Disability sport: 'Lack of basics' stops people taking part
A lack of basic facilities and equipment prevents disabled people from taking part in sport, campaigners have said.
They criticised a focus on finding future Paralympians rather than providing grassroots support.
Feedback commissioned by Sport Wales showed people thought access to sport for disabled people was "very patchy".
Disability Sport Wales said its feedback told "a positive story" and opportunities had increased.
Josh Reeves, a 21-year-old media student from Cardiff, tries to go to the gym at least once a week and has taken part in activities such as wheelchair karate.
Mr Reeves, who has cerebral palsy, said there were only four machines he could use at his nearest gym, with a membership costing £35 a month.
Instead he uses a cheaper gym that is more accessible, calling the general picture "shocking".
"There should be definitely more sports and facilities out there for people with disabilities, because society only focuses on the able bodied people and that's not on," he added.
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Dan Williams, 26, who is registered blind, set up a monthly tandem cycling group for visually impaired riders in Cardiff.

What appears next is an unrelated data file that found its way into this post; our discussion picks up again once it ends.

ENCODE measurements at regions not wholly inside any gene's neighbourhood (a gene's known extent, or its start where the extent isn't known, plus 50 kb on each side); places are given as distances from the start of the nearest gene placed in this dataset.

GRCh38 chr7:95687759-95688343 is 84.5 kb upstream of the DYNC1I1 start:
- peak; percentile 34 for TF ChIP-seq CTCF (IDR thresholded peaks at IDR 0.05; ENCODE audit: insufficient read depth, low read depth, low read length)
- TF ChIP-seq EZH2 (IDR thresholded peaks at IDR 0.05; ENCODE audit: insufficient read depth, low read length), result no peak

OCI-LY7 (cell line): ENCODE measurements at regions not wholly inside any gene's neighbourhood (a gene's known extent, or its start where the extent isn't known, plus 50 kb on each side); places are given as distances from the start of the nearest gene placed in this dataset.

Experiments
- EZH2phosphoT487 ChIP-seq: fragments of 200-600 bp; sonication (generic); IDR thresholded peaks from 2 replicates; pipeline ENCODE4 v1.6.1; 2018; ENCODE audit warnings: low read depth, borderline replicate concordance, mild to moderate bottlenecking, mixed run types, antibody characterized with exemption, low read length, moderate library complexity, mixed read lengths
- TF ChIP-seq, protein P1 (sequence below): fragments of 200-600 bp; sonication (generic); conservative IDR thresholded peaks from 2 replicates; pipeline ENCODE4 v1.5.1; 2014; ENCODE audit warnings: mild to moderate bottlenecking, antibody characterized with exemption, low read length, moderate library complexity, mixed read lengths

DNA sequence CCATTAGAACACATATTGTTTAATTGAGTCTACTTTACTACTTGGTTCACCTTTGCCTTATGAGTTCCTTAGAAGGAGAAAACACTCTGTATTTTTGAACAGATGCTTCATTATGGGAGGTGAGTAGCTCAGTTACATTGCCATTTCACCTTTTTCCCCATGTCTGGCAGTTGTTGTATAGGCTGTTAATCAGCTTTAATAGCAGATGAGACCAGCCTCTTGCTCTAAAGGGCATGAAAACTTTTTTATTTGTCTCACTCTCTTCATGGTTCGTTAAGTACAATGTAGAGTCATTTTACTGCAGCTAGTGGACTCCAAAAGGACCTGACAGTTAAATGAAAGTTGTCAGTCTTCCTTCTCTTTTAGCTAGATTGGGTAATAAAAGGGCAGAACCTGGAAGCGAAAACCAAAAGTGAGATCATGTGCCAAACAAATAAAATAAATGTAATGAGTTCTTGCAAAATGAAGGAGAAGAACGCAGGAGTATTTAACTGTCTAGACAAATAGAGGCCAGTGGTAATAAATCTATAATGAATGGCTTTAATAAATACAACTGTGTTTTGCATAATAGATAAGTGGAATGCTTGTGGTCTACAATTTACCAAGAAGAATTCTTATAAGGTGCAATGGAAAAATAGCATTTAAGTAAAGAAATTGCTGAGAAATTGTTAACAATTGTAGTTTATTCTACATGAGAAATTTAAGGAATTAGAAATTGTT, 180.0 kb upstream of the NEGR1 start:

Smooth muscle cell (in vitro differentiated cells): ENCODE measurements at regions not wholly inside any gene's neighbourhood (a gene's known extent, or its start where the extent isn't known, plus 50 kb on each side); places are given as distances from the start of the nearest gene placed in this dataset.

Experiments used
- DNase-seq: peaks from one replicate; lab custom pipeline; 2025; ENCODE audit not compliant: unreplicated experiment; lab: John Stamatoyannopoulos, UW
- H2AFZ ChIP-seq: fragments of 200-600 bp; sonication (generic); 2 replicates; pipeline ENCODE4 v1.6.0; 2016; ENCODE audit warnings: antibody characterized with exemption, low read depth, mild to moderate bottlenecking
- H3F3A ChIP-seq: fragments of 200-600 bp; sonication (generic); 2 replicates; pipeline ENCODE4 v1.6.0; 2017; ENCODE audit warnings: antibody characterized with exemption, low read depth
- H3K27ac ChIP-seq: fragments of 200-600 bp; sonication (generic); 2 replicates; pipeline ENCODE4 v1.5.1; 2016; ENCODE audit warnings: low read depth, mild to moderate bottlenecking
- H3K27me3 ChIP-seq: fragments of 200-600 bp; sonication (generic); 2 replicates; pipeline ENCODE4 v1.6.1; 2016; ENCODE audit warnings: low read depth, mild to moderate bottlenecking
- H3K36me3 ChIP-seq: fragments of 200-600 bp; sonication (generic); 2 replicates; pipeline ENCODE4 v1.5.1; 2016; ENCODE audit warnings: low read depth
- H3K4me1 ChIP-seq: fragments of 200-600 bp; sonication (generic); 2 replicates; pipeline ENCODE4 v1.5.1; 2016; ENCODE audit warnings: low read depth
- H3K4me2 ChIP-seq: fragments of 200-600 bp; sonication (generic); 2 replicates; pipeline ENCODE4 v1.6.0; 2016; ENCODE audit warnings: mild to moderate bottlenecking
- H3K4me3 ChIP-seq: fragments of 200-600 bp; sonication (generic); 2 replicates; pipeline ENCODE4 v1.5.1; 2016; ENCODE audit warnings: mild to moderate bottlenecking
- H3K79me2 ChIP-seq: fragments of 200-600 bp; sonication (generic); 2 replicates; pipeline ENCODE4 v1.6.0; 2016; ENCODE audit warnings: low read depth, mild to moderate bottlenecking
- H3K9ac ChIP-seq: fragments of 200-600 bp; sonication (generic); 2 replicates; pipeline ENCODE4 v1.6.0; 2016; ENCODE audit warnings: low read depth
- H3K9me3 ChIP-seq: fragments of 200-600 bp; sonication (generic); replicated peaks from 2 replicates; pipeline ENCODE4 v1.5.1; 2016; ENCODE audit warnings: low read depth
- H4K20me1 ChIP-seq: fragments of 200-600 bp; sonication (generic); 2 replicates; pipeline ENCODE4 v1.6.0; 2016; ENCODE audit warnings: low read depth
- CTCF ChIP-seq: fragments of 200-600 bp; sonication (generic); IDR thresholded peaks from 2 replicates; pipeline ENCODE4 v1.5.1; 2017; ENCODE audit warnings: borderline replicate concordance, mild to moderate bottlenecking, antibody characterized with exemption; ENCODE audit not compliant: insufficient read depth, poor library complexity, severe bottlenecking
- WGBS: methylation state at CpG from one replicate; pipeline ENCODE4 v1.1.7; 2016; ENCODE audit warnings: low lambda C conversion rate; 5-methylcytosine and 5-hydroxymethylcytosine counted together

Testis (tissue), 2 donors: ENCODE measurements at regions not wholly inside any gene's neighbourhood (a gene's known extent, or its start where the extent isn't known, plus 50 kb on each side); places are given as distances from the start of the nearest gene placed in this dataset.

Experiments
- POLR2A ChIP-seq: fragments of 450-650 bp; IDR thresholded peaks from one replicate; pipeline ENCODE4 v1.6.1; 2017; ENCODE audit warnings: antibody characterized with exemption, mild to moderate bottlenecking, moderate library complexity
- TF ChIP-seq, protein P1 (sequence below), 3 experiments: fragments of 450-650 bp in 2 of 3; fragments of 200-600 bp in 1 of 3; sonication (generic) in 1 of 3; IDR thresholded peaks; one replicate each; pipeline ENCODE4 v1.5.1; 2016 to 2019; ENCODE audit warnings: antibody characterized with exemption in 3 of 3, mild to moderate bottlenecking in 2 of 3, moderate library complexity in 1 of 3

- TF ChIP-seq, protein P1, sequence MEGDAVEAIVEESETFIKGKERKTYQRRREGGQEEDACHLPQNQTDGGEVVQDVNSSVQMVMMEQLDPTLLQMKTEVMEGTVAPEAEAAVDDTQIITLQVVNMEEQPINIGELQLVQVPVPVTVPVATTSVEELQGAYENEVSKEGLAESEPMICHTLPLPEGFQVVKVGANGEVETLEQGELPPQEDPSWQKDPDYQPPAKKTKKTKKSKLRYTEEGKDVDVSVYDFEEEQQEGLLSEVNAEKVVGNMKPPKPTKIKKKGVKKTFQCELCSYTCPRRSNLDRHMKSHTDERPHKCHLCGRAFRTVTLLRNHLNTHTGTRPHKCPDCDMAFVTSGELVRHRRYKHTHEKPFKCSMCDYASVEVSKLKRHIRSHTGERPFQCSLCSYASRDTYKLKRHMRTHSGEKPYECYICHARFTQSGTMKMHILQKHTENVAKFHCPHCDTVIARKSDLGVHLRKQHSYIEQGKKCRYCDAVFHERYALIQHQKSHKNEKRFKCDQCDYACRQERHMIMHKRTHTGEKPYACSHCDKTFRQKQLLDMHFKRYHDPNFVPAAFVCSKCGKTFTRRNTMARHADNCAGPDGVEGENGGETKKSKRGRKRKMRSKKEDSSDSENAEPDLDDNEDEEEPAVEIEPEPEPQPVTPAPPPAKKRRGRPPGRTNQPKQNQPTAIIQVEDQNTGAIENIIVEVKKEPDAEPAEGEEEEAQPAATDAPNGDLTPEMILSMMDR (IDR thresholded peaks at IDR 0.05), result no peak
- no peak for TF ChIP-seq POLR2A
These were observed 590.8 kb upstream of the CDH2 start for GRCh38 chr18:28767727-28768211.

He was diagnosed with retinitis pigmentosa, an eye condition which causes gradual sight loss, at the age of eight.
"I don't want to be the next Paralympian, I just want to ride a bike like everybody else," he said.
The group is struggling for volunteers to ride on the front of the bikes, as well as equipment.
"It's a disgrace," he said. "We only have four tandems at the moment and we would like to have a fleet of at least 15 to get a lot more blind and partially-sighted people out there."
Earlier this year, Sport Wales published feedback from about 600 people which will inform its next vision for sport.
It showed "access to sport by disabled children and adults is perceived to be very patchy in many areas and across many sports... with accessible changing rooms and direct access to the sporting facility often lacking".
Disability Sport Wales' CEO Fiona Reid said about 62% of its funding went into grassroots participation and development.
She added: "Changing budgets are making it very difficult for partners to deliver locally and nationally.
"There's definitely a need for collaborative working for creative and innovative ways of finding solutions... to centres closing or in some cases centres being fairly dated and there not being the funding to make more accessible."